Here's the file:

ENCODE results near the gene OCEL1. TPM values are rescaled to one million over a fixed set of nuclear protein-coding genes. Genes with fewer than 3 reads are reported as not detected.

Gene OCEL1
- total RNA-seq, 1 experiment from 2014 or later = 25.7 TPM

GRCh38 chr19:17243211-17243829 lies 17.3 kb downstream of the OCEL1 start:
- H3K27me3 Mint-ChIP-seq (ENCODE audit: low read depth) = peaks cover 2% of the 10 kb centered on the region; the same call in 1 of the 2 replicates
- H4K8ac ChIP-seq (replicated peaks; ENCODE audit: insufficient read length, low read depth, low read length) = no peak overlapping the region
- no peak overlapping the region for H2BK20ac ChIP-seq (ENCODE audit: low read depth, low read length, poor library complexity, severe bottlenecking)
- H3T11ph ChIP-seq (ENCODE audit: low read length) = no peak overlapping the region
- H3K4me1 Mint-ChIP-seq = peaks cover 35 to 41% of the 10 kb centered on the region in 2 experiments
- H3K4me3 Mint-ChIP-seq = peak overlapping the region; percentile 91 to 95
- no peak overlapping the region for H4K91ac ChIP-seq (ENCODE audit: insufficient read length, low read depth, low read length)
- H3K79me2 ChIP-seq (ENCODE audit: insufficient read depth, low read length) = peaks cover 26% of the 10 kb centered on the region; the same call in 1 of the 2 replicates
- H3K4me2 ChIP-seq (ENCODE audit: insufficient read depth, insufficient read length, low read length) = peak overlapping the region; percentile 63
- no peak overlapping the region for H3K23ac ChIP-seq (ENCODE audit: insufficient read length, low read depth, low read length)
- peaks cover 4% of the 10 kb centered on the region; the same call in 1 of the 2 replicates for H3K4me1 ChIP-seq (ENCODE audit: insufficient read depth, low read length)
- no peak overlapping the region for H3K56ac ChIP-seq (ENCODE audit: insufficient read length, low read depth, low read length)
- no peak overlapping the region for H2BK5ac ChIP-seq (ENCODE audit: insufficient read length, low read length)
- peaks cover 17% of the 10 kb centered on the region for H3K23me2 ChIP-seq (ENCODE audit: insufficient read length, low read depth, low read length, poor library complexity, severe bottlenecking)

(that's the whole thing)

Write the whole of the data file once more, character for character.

ENCODE results near the gene OCEL1. TPM values are rescaled to one million over a fixed set of nuclear protein-coding genes. Genes with fewer than 3 reads are reported as not detected.

Gene OCEL1
- total RNA-seq, 1 experiment from 2014 or later = 25.7 TPM

GRCh38 chr19:17243211-17243829 lies 17.3 kb downstream of the OCEL1 start:
- H3K27me3 Mint-ChIP-seq (ENCODE audit: low read depth) = peaks cover 2% of the 10 kb centered on the region; the same call in 1 of the 2 replicates
- H4K8ac ChIP-seq (replicated peaks; ENCODE audit: insufficient read length, low read depth, low read length) = no peak overlapping the region
- no peak overlapping the region for H2BK20ac ChIP-seq (ENCODE audit: low read depth, low read length, poor library complexity, severe bottlenecking)
- H3T11ph ChIP-seq (ENCODE audit: low read length) = no peak overlapping the region
- H3K4me1 Mint-ChIP-seq = peaks cover 35 to 41% of the 10 kb centered on the region in 2 experiments
- H3K4me3 Mint-ChIP-seq = peak overlapping the region; percentile 91 to 95
- no peak overlapping the region for H4K91ac ChIP-seq (ENCODE audit: insufficient read length, low read depth, low read length)
- H3K79me2 ChIP-seq (ENCODE audit: insufficient read depth, low read length) = peaks cover 26% of the 10 kb centered on the region; the same call in 1 of the 2 replicates
- H3K4me2 ChIP-seq (ENCODE audit: insufficient read depth, insufficient read length, low read length) = peak overlapping the region; percentile 63
- no peak overlapping the region for H3K23ac ChIP-seq (ENCODE audit: insufficient read length, low read depth, low read length)
- peaks cover 4% of the 10 kb centered on the region; the same call in 1 of the 2 replicates for H3K4me1 ChIP-seq (ENCODE audit: insufficient read depth, low read length)
- no peak overlapping the region for H3K56ac ChIP-seq (ENCODE audit: insufficient read length, low read depth, low read length)
- no peak overlapping the region for H2BK5ac ChIP-seq (ENCODE audit: insufficient read length, low read length)
- peaks cover 17% of the 10 kb centered on the region for H3K23me2 ChIP-seq (ENCODE audit: insufficient read length, low read depth, low read length, poor library complexity, severe bottlenecking)